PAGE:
Media Attack by Ivkošić against Croatian Feminists


This text is a chronological analysis of the media attack by Večernji list columnist Milan Ivkošić against Croatian feminists and their activities and subsequent national and international reactions to this case. 

The review is substantiated by newspaper articles which dealt with the mentioned case and it all started with the TV show “Press klub” broadcast on Croatian National Television (HRT). Ivkošić and prominent feminists Rada Borić and Vesna Kesić were participants of the show. After the show, Ivkošić published his reaction to their appearance in his column in Večernji list and a public debate in various newspapers and magazines ensued. We have also outlined events that occurred as responses to media attacks by Milan Ivkošić and which were realized in a lawsuit brought against him by 14 Croatian feminists before the Municipal Court in Zagreb.

In the summer of 1998 after having participated in a debate about the status of women in Croatia on the TV talk show “Press-klub” which was broadcast on June 9th, two feminists and members of women’s groups found themselves under media attack. Rada Borić, the then program coordinator of the Centre for Women War Victims and lecturer at the Centre for Women’s Studies in Zagreb, and Vesna Kesić, one of the founders of the Centre for Women War Victims and the group for women’s human rights B.a.B.e. (Be active Be emancipated), along with all the activists from Croatian women’s organizations – found themselves the subjects of insulting remarks in a column by journalist and talk-show panellist, Milan Ivkošić. In his column under the headline “Them” published in Večernji list, a daily newspaper which was, at that period, owned by the state, Ivkošić accused Rada Borić and other women activists of being traitors who collaborated with the “Serbian fascist aggressor”. He also stated that feminist activists were “anti-women” because they were not married, because they were lesbians and because they worked with non-Croatians. Ivkošić also said similar racist and sexist remarks against women’s organizations in general during the TV panel discussion. Public reactions to the TV show varied. Feral Tribune published an article under the heading “Swollen patriot” by Vladimir Primorac. Vjesnik published an article under the heading “Grotesque standpoints of Croatian feminists Vesna Kesić and Rada Borić” by Josip Ivić in its “Reactions” section.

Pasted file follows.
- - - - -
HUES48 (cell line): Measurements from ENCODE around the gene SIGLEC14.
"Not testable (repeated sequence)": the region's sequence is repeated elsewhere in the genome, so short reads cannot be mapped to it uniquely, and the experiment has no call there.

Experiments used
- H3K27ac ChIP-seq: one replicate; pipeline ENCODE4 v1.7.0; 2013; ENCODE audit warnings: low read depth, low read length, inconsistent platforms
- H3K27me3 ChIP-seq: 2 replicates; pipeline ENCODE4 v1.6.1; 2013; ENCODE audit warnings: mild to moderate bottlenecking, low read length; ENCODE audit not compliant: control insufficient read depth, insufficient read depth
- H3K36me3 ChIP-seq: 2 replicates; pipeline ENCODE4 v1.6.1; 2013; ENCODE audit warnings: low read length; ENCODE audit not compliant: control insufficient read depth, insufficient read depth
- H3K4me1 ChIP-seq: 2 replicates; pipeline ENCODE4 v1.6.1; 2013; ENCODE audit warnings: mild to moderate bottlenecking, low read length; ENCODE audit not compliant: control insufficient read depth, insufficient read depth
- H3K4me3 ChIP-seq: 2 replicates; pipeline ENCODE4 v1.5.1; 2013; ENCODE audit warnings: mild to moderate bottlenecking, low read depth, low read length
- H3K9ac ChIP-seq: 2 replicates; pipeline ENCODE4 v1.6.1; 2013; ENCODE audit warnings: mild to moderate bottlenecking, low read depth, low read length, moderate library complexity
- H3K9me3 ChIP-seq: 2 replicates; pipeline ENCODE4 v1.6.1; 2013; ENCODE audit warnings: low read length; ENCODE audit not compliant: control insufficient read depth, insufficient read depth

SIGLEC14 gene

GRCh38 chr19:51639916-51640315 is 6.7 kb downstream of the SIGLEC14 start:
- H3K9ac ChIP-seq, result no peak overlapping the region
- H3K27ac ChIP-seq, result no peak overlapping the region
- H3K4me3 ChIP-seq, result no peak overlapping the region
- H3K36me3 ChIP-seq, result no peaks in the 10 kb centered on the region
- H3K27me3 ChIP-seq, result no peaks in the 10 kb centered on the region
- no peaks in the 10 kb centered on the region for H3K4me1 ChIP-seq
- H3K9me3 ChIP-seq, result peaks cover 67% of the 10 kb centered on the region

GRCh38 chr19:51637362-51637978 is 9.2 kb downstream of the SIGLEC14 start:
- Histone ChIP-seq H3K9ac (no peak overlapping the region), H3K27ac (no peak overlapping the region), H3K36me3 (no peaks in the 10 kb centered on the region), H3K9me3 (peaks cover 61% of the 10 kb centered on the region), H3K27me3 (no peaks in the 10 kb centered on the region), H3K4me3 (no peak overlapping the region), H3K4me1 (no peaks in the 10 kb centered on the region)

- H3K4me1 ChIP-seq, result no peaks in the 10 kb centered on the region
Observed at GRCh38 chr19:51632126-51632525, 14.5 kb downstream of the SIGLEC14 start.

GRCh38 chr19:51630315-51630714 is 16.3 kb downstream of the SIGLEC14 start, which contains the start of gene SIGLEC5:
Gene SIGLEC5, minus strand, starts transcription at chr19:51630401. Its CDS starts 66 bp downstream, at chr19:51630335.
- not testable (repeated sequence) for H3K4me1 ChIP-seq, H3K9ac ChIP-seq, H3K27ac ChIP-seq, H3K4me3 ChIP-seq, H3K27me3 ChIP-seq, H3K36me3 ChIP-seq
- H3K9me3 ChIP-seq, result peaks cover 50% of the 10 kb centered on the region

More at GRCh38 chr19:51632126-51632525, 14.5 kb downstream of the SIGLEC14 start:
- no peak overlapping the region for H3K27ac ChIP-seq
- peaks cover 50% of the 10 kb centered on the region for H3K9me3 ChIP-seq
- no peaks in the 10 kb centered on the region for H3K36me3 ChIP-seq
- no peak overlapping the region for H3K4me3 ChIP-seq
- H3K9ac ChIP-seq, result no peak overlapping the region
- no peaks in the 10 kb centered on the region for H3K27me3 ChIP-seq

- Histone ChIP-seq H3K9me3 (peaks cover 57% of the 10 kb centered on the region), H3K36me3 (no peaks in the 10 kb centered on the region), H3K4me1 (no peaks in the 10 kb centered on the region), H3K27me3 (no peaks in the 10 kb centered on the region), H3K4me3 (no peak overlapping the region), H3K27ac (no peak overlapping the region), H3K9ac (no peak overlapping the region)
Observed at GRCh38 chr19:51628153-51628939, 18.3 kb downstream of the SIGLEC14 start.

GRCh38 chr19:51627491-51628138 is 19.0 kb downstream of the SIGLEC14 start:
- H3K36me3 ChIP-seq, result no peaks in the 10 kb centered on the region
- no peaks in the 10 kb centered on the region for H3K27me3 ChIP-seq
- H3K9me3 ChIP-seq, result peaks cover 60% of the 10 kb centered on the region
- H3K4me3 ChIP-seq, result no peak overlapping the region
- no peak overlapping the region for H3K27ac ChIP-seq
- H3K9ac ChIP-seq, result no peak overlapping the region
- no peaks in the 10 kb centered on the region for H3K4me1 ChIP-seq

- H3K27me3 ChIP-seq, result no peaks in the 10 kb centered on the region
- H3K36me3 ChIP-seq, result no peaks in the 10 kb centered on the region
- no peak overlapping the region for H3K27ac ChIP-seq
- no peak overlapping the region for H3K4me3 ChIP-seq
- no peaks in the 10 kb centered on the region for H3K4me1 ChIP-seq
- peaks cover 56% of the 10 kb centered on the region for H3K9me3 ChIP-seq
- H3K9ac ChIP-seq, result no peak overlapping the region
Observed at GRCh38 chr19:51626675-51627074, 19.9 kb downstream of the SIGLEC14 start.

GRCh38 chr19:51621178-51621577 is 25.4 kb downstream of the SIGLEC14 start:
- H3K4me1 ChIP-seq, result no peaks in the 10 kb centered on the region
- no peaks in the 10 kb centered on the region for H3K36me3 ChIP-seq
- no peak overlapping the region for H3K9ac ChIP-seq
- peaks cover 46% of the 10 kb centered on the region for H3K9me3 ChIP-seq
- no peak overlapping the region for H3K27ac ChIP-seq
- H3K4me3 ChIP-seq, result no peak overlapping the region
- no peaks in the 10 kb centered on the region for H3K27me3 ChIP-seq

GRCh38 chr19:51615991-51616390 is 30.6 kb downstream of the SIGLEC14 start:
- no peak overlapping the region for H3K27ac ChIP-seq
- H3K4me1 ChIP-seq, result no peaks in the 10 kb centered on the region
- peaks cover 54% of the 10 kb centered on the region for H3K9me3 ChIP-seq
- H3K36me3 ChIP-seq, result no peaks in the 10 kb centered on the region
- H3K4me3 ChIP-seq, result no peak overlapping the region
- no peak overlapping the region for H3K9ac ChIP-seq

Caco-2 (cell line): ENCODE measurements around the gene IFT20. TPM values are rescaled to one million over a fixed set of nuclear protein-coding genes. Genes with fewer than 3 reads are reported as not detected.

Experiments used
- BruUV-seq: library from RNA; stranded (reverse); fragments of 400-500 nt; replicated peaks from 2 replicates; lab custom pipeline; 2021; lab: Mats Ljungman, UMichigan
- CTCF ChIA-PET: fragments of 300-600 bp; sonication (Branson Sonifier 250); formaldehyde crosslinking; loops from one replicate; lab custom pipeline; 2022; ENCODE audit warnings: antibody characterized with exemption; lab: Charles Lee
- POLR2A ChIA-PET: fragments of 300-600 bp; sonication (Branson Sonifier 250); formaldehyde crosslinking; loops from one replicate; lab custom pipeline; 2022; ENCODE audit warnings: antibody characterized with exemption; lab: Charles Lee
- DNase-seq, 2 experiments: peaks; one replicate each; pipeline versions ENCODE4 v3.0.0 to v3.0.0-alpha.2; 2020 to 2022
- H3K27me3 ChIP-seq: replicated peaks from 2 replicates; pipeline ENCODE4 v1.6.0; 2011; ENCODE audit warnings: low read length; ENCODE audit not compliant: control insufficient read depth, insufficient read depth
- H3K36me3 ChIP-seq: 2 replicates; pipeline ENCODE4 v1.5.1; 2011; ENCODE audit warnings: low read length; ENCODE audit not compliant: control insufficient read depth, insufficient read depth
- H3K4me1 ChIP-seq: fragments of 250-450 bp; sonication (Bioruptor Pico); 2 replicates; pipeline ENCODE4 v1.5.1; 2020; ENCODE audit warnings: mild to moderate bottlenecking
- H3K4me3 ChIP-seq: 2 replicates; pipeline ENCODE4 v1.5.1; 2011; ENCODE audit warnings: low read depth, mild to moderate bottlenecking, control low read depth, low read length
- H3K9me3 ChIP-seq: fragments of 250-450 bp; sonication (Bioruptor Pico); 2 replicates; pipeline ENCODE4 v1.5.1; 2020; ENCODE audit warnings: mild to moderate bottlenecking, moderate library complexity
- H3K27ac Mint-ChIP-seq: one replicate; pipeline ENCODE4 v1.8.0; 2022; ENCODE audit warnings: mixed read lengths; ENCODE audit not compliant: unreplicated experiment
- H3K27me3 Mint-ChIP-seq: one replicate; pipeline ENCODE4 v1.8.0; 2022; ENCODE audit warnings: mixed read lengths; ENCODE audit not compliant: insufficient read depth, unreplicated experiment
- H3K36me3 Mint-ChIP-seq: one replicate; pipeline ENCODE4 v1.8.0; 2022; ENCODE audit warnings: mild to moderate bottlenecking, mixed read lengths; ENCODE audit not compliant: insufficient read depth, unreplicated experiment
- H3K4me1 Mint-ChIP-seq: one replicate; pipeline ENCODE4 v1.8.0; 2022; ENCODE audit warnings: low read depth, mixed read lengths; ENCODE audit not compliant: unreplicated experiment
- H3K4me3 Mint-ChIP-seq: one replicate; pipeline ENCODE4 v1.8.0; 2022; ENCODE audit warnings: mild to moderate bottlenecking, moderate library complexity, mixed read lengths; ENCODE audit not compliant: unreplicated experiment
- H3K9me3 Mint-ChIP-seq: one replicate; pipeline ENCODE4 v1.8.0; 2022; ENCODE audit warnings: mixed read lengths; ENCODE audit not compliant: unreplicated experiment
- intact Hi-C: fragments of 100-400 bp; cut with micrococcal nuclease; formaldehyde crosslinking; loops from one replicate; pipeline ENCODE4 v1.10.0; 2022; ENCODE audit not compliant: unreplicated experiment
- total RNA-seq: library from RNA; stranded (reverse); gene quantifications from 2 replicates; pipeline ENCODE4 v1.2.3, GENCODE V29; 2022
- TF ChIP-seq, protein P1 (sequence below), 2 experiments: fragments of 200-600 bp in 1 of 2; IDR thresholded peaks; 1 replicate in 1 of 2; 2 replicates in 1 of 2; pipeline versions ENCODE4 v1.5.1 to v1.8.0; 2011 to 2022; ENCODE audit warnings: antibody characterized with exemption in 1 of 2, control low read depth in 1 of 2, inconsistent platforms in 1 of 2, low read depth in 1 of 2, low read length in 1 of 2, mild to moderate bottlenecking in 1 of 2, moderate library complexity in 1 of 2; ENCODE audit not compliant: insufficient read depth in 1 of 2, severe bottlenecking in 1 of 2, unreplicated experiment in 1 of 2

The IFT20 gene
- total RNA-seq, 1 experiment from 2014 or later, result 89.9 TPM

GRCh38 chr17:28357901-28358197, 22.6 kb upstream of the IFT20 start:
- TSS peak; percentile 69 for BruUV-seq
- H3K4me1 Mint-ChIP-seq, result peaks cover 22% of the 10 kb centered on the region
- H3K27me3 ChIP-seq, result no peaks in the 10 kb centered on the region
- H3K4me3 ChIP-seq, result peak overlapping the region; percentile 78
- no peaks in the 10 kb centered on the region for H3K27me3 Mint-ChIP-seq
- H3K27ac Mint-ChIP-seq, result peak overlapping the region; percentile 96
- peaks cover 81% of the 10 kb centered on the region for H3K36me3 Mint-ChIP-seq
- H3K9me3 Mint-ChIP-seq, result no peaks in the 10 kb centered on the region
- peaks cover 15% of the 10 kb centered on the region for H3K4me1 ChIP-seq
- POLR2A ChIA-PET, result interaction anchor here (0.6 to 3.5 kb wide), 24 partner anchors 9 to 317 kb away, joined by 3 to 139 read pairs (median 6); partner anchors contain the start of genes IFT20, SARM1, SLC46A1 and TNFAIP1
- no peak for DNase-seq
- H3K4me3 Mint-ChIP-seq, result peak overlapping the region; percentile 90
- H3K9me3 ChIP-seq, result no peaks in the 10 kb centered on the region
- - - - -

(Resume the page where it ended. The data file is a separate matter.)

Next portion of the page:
These attacks, and the sexist and racist statements presented by Ivkošić in the talk-show, encouraged women who represent various women’s groups in Croatia to act together. They concluded that all the claims stated by Ivkošić against Rada Borić in his column were insulting and untrue and, as such, constituted grounds for criminal proceedings. In order to prevent further discrimination of feminist activists, Rada Borić, together with 14 other members of women’s organizations, decided to bring charges against Milan Ivkošić for slander and libel. Rada Borić filed a private lawsuit for libel and the other 14 activists for slander against Milan Ivkošić before the Municipal Court in Zagreb in June and July of 1998. Various media wrote about the held hearings (Novi list, Večernji list ...).